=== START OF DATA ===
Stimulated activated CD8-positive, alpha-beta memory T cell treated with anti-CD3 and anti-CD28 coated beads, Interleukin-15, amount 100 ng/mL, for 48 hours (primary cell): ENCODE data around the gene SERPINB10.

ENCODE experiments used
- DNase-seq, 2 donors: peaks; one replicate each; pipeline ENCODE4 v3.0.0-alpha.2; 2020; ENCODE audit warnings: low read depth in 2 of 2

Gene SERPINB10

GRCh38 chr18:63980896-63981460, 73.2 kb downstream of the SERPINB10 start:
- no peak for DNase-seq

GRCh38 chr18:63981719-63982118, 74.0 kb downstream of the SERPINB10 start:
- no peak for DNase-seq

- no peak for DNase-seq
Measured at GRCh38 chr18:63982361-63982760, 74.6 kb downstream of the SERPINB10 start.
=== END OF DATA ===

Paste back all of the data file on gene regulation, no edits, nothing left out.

Stimulated activated CD8-positive, alpha-beta memory T cell treated with anti-CD3 and anti-CD28 coated beads, Interleukin-15, amount 100 ng/mL, for 48 hours (primary cell): ENCODE data around the gene SERPINB10.

ENCODE experiments used
- DNase-seq, 2 donors: peaks; one replicate each; pipeline ENCODE4 v3.0.0-alpha.2; 2020; ENCODE audit warnings: low read depth in 2 of 2

Gene SERPINB10

GRCh38 chr18:63980896-63981460, 73.2 kb downstream of the SERPINB10 start:
- no peak for DNase-seq

GRCh38 chr18:63981719-63982118, 74.0 kb downstream of the SERPINB10 start:
- no peak for DNase-seq

- no peak for DNase-seq
Measured at GRCh38 chr18:63982361-63982760, 74.6 kb downstream of the SERPINB10 start.